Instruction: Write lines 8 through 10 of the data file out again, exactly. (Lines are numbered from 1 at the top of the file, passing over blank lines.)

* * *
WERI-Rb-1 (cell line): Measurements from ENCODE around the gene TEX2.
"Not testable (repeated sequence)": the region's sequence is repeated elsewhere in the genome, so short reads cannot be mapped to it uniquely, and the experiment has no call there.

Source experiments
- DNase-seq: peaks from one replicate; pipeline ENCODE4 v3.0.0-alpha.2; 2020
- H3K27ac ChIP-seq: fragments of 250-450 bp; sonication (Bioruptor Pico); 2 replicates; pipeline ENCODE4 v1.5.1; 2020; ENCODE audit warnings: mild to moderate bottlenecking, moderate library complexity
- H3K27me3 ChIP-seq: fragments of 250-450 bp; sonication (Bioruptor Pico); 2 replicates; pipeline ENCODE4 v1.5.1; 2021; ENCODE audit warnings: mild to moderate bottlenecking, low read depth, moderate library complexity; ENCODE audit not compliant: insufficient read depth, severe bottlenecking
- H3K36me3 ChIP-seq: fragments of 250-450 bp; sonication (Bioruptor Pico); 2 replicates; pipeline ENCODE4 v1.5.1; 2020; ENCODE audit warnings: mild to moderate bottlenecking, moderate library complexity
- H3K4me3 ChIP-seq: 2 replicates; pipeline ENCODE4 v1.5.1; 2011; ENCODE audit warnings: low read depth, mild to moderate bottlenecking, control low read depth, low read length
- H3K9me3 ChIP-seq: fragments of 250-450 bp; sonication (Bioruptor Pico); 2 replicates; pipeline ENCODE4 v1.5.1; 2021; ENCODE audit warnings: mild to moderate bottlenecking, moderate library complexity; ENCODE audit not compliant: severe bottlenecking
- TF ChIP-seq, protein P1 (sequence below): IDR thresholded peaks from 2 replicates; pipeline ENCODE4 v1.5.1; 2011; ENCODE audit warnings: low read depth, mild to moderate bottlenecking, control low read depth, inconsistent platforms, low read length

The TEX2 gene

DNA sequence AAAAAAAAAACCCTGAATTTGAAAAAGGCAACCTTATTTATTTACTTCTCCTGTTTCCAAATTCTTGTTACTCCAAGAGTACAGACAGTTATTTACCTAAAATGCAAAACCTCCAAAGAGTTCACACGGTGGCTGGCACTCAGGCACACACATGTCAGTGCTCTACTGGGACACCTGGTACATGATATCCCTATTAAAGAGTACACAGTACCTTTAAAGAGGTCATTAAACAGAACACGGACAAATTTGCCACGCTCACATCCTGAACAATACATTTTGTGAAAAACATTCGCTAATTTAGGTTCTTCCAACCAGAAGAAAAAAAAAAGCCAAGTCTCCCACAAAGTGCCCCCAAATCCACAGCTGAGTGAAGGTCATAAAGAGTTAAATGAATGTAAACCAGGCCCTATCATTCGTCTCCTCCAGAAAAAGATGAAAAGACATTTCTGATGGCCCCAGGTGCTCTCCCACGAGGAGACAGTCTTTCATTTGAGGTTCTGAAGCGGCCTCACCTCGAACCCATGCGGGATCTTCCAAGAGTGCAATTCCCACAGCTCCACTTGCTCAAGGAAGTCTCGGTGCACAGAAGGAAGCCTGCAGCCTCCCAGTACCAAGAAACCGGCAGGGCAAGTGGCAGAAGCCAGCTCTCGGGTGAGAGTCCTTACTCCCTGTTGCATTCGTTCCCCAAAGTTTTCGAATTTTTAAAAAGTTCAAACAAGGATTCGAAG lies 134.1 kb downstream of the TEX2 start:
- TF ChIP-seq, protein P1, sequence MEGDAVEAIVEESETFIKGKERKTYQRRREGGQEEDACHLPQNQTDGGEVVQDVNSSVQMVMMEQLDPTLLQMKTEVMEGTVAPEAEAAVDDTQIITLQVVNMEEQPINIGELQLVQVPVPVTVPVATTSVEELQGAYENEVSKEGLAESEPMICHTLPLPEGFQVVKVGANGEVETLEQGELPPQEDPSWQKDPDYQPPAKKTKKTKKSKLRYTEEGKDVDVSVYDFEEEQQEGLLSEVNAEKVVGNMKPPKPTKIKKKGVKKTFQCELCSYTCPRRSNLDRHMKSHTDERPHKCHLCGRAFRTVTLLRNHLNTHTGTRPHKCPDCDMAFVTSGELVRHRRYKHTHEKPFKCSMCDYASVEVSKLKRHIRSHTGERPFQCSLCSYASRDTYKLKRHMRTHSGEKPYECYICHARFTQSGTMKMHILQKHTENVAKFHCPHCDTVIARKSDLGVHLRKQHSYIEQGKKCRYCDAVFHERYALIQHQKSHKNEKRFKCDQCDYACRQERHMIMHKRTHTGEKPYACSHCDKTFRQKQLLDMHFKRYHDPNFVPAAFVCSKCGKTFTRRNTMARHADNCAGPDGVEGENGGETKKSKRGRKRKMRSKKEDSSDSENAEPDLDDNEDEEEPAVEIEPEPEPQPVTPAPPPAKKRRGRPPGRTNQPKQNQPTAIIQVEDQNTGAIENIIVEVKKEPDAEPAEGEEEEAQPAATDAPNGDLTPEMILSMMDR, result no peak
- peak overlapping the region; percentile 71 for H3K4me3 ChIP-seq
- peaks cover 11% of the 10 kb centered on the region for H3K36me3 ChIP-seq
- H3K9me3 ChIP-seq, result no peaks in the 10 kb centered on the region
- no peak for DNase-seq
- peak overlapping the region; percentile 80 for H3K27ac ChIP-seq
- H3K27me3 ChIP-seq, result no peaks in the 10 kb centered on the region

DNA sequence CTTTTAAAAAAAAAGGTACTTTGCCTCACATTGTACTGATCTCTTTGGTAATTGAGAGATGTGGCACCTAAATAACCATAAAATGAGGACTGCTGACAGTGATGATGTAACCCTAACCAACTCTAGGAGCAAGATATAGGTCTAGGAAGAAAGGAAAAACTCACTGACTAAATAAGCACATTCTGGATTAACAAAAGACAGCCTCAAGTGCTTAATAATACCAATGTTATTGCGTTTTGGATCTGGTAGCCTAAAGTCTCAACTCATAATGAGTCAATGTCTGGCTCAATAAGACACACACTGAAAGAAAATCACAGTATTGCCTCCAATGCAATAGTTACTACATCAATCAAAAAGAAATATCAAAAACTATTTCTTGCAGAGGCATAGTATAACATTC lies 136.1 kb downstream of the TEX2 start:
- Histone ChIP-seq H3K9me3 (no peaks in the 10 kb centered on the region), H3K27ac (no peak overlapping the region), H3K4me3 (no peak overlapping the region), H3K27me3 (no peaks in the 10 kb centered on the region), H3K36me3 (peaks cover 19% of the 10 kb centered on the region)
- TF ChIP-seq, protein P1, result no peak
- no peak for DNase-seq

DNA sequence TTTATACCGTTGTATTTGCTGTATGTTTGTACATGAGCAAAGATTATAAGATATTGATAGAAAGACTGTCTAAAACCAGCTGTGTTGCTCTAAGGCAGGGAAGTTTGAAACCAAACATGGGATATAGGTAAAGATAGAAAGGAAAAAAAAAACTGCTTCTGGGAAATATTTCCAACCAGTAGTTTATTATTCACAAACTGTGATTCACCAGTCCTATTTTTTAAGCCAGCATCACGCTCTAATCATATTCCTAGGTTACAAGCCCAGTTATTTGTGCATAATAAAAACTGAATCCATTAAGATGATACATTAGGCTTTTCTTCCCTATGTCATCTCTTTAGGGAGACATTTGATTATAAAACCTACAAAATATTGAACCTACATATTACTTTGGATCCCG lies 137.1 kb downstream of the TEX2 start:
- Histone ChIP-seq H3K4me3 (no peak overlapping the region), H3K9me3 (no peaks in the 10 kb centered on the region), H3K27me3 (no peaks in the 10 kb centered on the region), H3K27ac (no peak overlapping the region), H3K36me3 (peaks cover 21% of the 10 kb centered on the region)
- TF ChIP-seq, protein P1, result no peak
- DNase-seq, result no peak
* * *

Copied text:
- H3K4me3 ChIP-seq: 2 replicates; pipeline ENCODE4 v1.5.1; 2011; ENCODE audit warnings: low read depth, mild to moderate bottlenecking, control low read depth, low read length
- H3K9me3 ChIP-seq: fragments of 250-450 bp; sonication (Bioruptor Pico); 2 replicates; pipeline ENCODE4 v1.5.1; 2021; ENCODE audit warnings: mild to moderate bottlenecking, moderate library complexity; ENCODE audit not compliant: severe bottlenecking
- TF ChIP-seq, protein P1 (sequence below): IDR thresholded peaks from 2 replicates; pipeline ENCODE4 v1.5.1; 2011; ENCODE audit warnings: low read depth, mild to moderate bottlenecking, control low read depth, inconsistent platforms, low read length